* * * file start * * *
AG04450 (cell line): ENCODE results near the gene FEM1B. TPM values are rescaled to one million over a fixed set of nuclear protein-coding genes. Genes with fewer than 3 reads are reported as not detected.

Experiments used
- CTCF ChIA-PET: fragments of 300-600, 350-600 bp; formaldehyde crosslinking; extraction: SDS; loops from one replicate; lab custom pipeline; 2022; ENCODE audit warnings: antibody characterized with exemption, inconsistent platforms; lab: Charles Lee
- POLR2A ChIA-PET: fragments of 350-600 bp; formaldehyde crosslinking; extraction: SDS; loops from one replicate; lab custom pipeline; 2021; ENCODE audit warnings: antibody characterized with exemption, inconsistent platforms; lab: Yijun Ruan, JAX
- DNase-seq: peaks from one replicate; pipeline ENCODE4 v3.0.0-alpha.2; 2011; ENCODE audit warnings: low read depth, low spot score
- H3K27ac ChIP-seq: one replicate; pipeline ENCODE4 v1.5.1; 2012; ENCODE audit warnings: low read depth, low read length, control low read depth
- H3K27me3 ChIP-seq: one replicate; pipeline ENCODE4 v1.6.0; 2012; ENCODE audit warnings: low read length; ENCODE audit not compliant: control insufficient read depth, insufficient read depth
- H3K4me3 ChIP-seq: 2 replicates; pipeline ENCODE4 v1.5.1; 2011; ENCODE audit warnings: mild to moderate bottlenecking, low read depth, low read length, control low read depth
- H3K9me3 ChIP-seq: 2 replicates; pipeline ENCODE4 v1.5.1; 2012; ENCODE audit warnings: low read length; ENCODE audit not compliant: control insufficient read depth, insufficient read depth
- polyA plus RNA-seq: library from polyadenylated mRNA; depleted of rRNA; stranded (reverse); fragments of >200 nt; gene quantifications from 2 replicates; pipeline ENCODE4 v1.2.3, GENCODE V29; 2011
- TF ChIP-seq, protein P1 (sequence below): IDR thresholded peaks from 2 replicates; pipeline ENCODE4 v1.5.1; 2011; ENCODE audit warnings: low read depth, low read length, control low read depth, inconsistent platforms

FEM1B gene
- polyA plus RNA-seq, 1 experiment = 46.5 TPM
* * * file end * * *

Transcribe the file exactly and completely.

AG04450 (cell line): ENCODE results near the gene FEM1B. TPM values are rescaled to one million over a fixed set of nuclear protein-coding genes. Genes with fewer than 3 reads are reported as not detected.

Experiments used
- CTCF ChIA-PET: fragments of 300-600, 350-600 bp; formaldehyde crosslinking; extraction: SDS; loops from one replicate; lab custom pipeline; 2022; ENCODE audit warnings: antibody characterized with exemption, inconsistent platforms; lab: Charles Lee
- POLR2A ChIA-PET: fragments of 350-600 bp; formaldehyde crosslinking; extraction: SDS; loops from one replicate; lab custom pipeline; 2021; ENCODE audit warnings: antibody characterized with exemption, inconsistent platforms; lab: Yijun Ruan, JAX
- DNase-seq: peaks from one replicate; pipeline ENCODE4 v3.0.0-alpha.2; 2011; ENCODE audit warnings: low read depth, low spot score
- H3K27ac ChIP-seq: one replicate; pipeline ENCODE4 v1.5.1; 2012; ENCODE audit warnings: low read depth, low read length, control low read depth
- H3K27me3 ChIP-seq: one replicate; pipeline ENCODE4 v1.6.0; 2012; ENCODE audit warnings: low read length; ENCODE audit not compliant: control insufficient read depth, insufficient read depth
- H3K4me3 ChIP-seq: 2 replicates; pipeline ENCODE4 v1.5.1; 2011; ENCODE audit warnings: mild to moderate bottlenecking, low read depth, low read length, control low read depth
- H3K9me3 ChIP-seq: 2 replicates; pipeline ENCODE4 v1.5.1; 2012; ENCODE audit warnings: low read length; ENCODE audit not compliant: control insufficient read depth, insufficient read depth
- polyA plus RNA-seq: library from polyadenylated mRNA; depleted of rRNA; stranded (reverse); fragments of >200 nt; gene quantifications from 2 replicates; pipeline ENCODE4 v1.2.3, GENCODE V29; 2011
- TF ChIP-seq, protein P1 (sequence below): IDR thresholded peaks from 2 replicates; pipeline ENCODE4 v1.5.1; 2011; ENCODE audit warnings: low read depth, low read length, control low read depth, inconsistent platforms

FEM1B gene
- polyA plus RNA-seq, 1 experiment = 46.5 TPM